Among all Chinese green teas, Long Jing is by far the most popular. In various lists of the top 10 Imperial Tribute Teas (the list changes with the dynasties), Long Jing/Dragon Well is always on these lists and often in the number one position. Tea obsessives and newbies alike are equally enamored when they experience the roasted chestnut note wrapped in the most astonishing vegetal freshness. The liquor of this incredible “second flush” (second harvest) infusion carries the essence of freshly cut grass, rounded off by a soft, nutty flavour.
We most often associate Chinese green teas with a hallmark smokey or roasted resonance from pan firing processing techniques; while Dragon Well carries that hint of nuttiness from traditional woking, the skilled tea master allows the sweet spring freshness of freshly harvested leaf to remain main stage on our palette. The green tea leaves are picked young and taken back to the village where the skilled tea master uses bare hands to press them flat in a hot, dry wok in the traditional way. It is our privilege to bring you such a tea cultivated and crafted by an 80-year old tea master in Long Jing Village with whom we had the rare honour of meeting with over tea at his home to procure this 2016 spring Long Jing. Mr. Zhang is a former school teacher, and has been making tea since his early 20’s, taught by his father. He is locally regarded as one of the most knowledgeable tea masters in Long Jing, and as such his product is in high demand domestically and is not exported. We feel so lucky to offer this limited quantity for you to enjoy and share! Mr. Zhang declined a photo, so we share a scene of a farmer tending to his plot in Long Jing Village and one of the famous “dragon wells”.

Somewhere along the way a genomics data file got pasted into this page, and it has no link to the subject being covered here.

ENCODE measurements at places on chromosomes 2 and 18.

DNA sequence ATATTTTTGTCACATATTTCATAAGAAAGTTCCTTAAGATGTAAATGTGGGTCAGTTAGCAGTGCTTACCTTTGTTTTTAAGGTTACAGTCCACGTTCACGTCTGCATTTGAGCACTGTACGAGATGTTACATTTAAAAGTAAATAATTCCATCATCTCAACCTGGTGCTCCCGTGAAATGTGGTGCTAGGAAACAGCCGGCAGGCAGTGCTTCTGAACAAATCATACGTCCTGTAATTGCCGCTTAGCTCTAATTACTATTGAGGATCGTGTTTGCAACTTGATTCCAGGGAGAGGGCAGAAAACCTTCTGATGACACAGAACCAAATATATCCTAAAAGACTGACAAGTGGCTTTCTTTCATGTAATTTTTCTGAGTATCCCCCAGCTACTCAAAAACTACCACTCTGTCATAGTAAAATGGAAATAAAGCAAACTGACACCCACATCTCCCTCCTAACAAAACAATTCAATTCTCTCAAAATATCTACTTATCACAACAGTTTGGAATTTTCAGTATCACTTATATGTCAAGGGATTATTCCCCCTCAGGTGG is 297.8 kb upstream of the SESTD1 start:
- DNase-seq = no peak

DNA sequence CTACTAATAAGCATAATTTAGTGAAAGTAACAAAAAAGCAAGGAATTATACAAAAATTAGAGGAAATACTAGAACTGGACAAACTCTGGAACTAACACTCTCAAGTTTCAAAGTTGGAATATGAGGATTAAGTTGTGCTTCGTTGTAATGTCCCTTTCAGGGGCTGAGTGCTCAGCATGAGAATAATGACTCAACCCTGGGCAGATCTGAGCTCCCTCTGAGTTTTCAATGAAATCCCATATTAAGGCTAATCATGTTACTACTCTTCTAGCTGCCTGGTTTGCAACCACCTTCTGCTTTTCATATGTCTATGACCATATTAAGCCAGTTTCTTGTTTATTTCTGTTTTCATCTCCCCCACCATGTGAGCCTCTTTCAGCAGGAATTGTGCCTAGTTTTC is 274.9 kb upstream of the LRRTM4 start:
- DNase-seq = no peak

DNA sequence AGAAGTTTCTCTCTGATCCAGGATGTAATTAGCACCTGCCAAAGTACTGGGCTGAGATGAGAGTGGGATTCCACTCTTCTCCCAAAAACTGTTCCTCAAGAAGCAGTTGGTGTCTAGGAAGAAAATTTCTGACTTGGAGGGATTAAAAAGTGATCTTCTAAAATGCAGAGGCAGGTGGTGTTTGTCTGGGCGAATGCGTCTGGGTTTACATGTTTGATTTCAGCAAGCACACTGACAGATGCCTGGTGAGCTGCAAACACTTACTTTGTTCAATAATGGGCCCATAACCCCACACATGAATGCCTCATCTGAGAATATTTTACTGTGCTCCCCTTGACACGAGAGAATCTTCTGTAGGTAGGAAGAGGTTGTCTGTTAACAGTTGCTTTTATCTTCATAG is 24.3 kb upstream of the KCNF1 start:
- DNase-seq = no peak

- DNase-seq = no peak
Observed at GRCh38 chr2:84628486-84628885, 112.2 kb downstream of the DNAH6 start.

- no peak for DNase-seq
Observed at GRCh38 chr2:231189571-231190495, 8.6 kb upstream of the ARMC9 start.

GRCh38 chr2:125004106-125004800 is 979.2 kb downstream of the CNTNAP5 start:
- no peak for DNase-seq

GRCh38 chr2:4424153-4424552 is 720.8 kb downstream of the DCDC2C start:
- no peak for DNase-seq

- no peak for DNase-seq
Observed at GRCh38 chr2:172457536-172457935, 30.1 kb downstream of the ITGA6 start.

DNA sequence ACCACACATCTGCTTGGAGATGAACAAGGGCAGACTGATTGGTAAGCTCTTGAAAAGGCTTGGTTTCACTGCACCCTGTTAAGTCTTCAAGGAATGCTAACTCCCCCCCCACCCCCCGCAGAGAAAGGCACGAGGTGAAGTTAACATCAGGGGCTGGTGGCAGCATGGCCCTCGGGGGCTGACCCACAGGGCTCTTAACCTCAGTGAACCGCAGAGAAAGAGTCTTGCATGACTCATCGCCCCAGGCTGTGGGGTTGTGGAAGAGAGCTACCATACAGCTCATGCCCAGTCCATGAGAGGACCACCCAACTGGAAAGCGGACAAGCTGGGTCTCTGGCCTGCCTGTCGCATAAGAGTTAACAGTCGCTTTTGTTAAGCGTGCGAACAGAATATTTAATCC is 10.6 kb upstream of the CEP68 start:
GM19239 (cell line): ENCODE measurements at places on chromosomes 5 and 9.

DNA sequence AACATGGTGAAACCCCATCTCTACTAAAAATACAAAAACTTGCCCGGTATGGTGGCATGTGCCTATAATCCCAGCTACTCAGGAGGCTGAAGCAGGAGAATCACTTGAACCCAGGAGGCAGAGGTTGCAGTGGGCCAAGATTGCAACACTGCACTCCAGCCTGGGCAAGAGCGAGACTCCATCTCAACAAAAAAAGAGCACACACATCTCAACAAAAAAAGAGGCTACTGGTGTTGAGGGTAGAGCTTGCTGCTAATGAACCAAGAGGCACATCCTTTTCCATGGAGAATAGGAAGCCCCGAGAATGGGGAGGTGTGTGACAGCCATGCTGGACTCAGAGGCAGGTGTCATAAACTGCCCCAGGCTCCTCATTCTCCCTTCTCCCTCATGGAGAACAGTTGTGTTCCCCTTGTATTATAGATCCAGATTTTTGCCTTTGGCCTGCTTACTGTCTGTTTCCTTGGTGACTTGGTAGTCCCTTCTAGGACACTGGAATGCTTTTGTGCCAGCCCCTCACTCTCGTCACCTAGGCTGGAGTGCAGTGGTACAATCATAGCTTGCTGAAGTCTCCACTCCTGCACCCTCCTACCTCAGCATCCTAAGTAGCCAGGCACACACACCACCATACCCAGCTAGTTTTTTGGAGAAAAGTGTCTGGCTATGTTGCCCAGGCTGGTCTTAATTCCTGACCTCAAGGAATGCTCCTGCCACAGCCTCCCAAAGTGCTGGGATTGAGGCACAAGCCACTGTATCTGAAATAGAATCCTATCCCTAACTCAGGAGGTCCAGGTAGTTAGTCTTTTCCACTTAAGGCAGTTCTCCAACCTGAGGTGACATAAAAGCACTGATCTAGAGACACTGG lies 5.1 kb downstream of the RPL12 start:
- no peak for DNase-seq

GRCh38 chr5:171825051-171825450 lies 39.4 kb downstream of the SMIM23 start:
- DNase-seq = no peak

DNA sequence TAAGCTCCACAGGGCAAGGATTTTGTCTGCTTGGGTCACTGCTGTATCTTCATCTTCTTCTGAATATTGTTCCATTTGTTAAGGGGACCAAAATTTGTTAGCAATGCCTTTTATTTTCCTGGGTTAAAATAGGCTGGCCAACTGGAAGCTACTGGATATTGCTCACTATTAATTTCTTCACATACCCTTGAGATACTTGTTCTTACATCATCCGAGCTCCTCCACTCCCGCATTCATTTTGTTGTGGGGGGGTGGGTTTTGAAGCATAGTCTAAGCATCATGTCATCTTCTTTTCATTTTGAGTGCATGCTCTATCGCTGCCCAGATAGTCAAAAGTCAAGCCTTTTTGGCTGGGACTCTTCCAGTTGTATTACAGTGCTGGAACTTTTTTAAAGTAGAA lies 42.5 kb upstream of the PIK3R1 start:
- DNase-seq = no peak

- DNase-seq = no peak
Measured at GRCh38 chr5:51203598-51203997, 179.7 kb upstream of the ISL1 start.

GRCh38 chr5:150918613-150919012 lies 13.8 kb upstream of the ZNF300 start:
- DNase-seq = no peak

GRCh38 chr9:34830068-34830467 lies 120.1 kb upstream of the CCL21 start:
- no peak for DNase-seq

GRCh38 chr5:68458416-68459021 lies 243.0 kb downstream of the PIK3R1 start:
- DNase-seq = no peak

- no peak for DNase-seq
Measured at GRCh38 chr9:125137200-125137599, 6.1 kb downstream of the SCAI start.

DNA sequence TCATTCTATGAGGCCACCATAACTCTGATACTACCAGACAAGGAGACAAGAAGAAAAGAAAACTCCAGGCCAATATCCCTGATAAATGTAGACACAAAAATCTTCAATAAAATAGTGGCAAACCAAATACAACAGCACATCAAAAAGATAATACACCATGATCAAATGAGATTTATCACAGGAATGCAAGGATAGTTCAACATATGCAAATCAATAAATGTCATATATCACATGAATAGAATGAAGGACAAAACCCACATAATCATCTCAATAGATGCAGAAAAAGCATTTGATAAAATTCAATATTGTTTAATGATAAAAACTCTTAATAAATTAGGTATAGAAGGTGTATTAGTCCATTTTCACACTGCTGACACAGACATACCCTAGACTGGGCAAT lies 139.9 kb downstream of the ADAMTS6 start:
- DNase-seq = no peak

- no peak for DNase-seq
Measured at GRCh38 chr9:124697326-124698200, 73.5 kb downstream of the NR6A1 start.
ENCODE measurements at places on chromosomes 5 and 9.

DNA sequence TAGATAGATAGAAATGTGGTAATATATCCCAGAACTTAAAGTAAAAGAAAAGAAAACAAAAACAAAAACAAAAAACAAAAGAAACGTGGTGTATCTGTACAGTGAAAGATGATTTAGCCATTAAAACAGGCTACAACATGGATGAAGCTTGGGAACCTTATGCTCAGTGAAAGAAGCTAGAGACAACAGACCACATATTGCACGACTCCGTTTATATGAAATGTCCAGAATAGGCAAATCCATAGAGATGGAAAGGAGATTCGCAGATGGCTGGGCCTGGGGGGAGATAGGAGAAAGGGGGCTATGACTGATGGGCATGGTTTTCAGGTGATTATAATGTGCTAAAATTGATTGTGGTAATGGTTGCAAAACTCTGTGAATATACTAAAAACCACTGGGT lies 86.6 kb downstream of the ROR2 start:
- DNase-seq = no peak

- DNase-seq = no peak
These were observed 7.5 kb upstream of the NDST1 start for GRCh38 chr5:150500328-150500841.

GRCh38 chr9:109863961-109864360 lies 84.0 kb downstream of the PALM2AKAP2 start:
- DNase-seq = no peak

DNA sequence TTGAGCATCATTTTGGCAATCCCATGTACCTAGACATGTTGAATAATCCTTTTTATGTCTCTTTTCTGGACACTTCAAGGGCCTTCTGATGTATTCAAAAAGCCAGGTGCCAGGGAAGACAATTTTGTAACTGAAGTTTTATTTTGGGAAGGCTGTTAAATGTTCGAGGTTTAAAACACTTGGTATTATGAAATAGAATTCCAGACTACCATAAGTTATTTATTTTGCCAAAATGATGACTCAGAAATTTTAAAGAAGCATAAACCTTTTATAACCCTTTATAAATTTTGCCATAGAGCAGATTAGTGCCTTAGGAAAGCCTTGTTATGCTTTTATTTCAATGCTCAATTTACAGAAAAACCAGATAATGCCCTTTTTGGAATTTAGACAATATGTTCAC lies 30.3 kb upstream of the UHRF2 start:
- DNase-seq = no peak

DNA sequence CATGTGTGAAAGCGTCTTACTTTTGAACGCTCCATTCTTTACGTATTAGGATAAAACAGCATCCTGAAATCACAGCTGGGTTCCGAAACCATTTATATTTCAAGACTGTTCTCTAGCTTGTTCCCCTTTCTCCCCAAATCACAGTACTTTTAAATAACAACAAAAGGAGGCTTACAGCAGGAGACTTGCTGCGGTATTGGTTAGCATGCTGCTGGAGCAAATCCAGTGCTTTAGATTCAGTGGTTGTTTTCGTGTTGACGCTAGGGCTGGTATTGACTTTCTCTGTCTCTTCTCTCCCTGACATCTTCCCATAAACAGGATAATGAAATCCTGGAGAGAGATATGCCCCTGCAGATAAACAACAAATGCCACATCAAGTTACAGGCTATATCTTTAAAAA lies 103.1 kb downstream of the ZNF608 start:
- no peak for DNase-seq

Origin: Farm in West Lake area, close to Long Jing Village, Hangzhou
Elevation: ~1600 ft
Farmer: Mr. Zhang
Some say Long Jing became famous because it is produced in an area close to Hangzhou city, one of the most well developed cities in China and over all the years, this has offered opportunity for its sharing and enjoyment with large numbers of people in a way that more remote mountain green teas don’t have access to. The supply of Long Jing is very limited and seasonal, yet meandering through the streets of Long Jing Village (early May, post harvest season) the supply of Dragon Well is in every direction and feels endlessly abundant as small merchants and tea houses clamor to invite passers by in to purchase their tea. The very scent of Dragon Well green tea hangs in the air like an aromatic mist covering the village.